An alarming new report indicates that you're not getting what you're paying for a lot of the time.
The summer is almost here, and that means it’s time to hit the beaches and lather up with sunscreen — but there’s something you should know beforehand.
The truth is that while sunscreen is usually effective in protecting sunburns, what you may not realize is that many sunscreens don’t do anything to protect against ultraviolate A light, which penetrates deeper into the skin and is a significant cause of skin cancer. And according to Consumer Reports, many of them don’t live up to the SPF claims on their labels.
The truth is that many people are too reliant on sunscreen to protect themselves from the harmful effects of the sun. Sometimes, it’s our fault: we don’t rub it on correctly or don’t use enough, or we forget to reapply after it’s largely washed off. But a lot of times sunscreens are advertising an SPF that doesn’t match up to Consumer Reports tests. The organization found that 43 percent of tested sunscreens failed to meet the sPF claim on the label.
Consumer Report has detected this pattern for the past four years, and each time half of them have come below the SPF number advertised.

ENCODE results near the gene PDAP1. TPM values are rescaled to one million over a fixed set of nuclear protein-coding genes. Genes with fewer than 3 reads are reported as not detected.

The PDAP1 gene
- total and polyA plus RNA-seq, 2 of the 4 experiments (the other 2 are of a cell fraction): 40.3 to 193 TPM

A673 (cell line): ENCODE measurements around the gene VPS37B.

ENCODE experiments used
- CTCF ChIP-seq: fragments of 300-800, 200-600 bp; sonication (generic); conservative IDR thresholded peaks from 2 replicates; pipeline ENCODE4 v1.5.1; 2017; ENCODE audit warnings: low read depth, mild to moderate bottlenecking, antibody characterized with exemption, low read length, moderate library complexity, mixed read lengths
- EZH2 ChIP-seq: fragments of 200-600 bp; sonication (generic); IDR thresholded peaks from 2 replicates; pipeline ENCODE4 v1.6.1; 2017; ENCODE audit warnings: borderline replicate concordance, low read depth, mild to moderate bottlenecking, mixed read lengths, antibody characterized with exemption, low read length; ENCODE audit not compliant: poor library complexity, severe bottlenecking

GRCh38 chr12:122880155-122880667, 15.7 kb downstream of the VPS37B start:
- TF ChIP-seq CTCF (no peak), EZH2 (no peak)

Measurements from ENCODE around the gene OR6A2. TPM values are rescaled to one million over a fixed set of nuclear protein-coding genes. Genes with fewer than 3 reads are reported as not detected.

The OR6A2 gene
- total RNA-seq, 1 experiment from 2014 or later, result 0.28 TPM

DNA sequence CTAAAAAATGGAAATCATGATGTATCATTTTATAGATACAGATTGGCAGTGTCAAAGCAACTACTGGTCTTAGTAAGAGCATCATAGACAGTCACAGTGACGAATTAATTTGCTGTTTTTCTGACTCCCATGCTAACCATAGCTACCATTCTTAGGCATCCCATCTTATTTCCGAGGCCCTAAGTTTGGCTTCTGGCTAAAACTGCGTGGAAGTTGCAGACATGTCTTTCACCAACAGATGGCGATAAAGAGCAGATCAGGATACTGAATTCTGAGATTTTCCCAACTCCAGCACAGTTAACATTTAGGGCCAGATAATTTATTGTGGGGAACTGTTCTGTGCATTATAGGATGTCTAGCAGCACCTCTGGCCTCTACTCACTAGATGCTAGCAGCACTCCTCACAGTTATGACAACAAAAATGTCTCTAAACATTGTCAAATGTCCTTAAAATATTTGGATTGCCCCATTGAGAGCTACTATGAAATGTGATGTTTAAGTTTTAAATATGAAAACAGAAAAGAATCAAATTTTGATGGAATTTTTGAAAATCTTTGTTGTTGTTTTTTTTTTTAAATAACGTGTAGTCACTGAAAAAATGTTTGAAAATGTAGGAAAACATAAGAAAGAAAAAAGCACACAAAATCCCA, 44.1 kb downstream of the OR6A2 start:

“We crunched the data from four years of our sunscreen testing—104 products in all—to see how well sunscreens in general protect you against the sun’s UVB rays,” the statement reads. “Our findings were troubling, especially when it came to mineral products, often called “natural” sunscreens—those that contain only titanium dioxide, zinc oxide, or both as active ingredients. The Food and Drug Administration (FDA) doesn’t routinely test sunscreens; it requires the manufacturers to test their products. But in most cases the companies don’t have to submit their results, just keep them on hand in case the FDA asks to see them. What’s more, companies only have to test a sunscreen on people when a product rolls out or is reformulated.”
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